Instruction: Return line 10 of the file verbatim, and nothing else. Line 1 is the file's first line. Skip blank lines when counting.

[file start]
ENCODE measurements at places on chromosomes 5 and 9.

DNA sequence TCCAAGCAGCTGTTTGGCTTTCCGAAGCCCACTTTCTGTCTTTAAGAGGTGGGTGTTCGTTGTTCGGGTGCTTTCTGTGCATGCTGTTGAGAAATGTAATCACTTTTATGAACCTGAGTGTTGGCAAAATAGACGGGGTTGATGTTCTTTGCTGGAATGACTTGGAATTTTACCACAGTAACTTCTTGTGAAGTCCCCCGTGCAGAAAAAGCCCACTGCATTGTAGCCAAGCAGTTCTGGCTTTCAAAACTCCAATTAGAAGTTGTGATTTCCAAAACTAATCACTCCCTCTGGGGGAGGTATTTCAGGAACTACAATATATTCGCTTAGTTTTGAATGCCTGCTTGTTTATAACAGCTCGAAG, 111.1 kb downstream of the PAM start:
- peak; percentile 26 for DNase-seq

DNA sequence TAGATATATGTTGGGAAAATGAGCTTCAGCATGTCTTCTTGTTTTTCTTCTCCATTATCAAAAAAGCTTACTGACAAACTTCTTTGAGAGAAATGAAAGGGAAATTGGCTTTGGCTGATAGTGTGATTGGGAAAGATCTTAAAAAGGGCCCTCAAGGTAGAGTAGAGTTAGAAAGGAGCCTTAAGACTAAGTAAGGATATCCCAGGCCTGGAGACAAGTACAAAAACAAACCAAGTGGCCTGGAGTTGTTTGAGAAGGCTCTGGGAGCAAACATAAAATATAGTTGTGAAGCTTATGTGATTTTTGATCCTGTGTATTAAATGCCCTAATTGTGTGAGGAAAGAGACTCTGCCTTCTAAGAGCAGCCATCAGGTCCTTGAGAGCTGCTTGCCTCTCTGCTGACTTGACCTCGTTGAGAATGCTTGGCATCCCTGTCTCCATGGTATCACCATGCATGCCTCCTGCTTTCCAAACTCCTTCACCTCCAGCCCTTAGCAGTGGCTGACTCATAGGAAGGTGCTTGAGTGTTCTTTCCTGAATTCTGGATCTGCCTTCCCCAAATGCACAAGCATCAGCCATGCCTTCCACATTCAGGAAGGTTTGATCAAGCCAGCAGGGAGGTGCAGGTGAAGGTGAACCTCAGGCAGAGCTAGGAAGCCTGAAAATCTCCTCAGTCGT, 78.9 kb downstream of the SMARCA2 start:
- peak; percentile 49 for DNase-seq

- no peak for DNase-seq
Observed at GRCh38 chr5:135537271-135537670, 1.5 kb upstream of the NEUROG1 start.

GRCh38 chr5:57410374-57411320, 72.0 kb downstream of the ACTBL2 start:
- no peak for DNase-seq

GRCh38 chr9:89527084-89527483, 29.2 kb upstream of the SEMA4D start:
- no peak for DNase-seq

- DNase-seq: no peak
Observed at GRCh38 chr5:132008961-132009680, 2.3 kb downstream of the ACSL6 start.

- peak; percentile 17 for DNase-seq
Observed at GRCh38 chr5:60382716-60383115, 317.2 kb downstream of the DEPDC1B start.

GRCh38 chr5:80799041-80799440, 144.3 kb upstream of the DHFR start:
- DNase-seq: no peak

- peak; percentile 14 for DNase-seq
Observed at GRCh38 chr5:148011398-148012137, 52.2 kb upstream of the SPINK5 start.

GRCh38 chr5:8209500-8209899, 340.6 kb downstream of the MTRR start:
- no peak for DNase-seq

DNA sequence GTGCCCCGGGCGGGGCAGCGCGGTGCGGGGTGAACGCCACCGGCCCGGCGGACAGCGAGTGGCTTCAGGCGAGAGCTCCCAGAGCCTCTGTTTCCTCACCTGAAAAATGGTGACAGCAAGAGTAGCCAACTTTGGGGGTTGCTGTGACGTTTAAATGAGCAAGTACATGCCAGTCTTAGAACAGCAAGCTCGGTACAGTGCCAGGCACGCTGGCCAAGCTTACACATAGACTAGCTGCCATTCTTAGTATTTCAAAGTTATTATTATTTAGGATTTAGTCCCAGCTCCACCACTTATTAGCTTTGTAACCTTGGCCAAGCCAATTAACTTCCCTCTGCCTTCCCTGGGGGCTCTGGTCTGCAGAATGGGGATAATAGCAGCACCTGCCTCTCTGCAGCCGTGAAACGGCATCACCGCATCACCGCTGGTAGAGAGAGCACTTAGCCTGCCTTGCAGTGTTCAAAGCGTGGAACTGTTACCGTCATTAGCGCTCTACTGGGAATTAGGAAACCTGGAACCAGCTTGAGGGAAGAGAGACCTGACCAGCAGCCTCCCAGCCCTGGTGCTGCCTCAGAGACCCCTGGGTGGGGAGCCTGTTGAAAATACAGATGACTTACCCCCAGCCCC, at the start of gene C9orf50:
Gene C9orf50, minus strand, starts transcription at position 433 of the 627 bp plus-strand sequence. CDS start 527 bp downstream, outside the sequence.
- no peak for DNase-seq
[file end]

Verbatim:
GRCh38 chr9:89527084-89527483, 29.2 kb upstream of the SEMA4D start: